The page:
It’s clear that working together is highly beneficial. I’m currently partnering with someone to create online content, using his incredible skills and knowledge to make my content shine. I have the material but I’m not proficient in making it appealing and interesting. I don’t want to invest in a lot of equipment to do this so it makes sense to partner with someone who already has the equipment and the expertise. He is very interested in my content and loved reading my book. And he is excited to bring my content to the world in a different way. As we commence this partnership, I’m mindful of what I’ve written here. To become explicit in what I’m expecting in terms of pricing, responsibilities and how the final product will work. I’m excited to be part of something that I could not do alone but that I can benefit from professionally. I can’t wait to see what we create together.

Good communication

Good communication is the third critical ingredient for a business partnership, whether it is with someone across the globe or in the next cubicle. Be clear about your own expectations first. What do you want to get out of this relationship? What are you willing to give? How much time, effort and money are you willing to contribute? Once you’re clear on your own requirements, it’s important to communicate your expectations to your partner. These include expectations around outputs to be delivered by each person, time frames and level of quality. It’s also important to cover the revenue and costs splits. Who pays for what? When, and how, to split the proceeds? It’s important to be clear on these mechanisms before the partnership commences.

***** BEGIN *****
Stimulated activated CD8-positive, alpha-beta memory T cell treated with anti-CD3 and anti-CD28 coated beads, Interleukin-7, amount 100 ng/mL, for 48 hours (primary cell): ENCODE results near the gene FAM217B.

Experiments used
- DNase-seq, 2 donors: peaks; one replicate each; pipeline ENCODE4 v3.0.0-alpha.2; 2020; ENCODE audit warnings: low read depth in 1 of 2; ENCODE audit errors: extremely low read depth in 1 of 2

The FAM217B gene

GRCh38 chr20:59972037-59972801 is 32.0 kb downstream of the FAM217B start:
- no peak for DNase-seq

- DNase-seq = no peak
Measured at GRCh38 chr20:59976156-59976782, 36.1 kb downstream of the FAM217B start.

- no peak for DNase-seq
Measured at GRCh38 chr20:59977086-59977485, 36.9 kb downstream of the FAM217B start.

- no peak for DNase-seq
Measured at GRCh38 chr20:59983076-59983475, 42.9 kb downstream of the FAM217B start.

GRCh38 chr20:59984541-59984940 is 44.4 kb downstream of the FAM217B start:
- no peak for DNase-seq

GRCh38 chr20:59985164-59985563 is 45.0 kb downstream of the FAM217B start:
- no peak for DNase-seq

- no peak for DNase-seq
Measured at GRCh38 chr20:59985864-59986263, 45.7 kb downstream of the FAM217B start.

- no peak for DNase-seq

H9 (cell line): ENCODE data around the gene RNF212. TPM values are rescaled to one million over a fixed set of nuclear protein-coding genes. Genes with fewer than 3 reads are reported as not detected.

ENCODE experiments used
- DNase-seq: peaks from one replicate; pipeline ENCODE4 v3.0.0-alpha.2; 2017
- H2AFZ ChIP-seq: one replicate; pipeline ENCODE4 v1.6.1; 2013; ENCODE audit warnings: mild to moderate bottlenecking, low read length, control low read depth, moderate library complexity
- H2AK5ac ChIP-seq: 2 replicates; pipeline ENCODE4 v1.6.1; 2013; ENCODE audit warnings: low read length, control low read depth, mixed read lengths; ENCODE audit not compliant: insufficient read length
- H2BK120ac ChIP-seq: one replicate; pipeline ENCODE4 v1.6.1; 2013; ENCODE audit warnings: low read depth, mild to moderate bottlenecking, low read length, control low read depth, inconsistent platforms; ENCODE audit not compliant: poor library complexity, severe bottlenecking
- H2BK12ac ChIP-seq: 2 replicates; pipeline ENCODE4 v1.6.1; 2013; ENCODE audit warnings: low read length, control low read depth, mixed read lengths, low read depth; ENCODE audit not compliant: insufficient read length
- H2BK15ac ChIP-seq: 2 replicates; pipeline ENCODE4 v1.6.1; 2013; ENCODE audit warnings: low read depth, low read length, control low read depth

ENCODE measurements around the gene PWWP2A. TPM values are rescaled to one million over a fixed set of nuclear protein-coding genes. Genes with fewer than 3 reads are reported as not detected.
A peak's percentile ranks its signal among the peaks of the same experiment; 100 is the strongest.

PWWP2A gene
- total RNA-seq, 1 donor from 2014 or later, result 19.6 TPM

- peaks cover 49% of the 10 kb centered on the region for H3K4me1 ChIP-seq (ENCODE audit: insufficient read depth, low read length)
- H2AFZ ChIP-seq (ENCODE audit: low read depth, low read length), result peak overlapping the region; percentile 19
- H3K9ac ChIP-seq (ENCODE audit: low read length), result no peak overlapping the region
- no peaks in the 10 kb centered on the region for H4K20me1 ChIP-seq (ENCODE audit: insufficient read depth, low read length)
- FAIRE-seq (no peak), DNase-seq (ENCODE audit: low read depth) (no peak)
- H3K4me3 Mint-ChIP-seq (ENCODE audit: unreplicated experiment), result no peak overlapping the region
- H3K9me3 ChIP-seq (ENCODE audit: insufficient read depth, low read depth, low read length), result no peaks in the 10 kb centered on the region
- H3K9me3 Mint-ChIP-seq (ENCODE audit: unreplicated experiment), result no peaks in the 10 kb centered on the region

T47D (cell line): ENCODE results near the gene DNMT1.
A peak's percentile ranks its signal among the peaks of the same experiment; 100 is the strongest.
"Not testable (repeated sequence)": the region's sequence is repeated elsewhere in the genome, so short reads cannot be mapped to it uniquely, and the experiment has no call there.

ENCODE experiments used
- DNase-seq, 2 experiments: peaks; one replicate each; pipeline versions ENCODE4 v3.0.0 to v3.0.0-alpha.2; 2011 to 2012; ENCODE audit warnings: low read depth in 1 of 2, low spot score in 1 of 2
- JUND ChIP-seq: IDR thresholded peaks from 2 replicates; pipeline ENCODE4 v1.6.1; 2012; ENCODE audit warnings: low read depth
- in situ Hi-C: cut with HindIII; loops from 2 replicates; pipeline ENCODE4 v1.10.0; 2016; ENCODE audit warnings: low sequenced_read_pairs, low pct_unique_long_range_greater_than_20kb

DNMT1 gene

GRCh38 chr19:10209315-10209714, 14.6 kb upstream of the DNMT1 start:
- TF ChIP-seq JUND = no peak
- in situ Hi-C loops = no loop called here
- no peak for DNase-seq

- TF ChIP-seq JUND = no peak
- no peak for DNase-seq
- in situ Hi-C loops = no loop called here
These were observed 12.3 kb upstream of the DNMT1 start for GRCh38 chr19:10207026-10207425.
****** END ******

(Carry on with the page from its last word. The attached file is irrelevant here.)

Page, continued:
Express how often you want to be kept up-to-date with the other party’s progress. Identify for yourself how you will know that your project has succeeded and communicate this to your partner. Going into a relationship with clear expectations that are expressed, sets you up for success. And you will know that there are unmet expectations if you start to feel resentful. Resentment is a good indication that you need to have a conversation with your partner about expectations.

All this sounds quite obvious but it’s only through experiencing failed business partnerships that we realize how important the basics are. I encountered difficulties in the past with two colleagues with whom I failed to express expectations. They were both very capable people in their own fields, one in accounting and the other in IT. It was obvious that they had a wealth of knowledge and skills behind them and I’m the kind of leader who likes to offer a lot of autonomy. I let them set their own boundaries and outcomes but, in both cases, I didn’t get what I wanted out of the relationship. The deliverable was not clear and the timelines were ill-defined.

I felt disappointed that they failed to deliver and they felt unappreciated for all the effort they put in. From these experiences, I’ve learnt that before the relationship begins, it’s best to set out expectations and to communicate them explicitly in writing. It’s impossible to cover everything and people tend to surprise us, but it’s important to get the basics defined. Even the act of doing this sets the tone for the relationship going forward.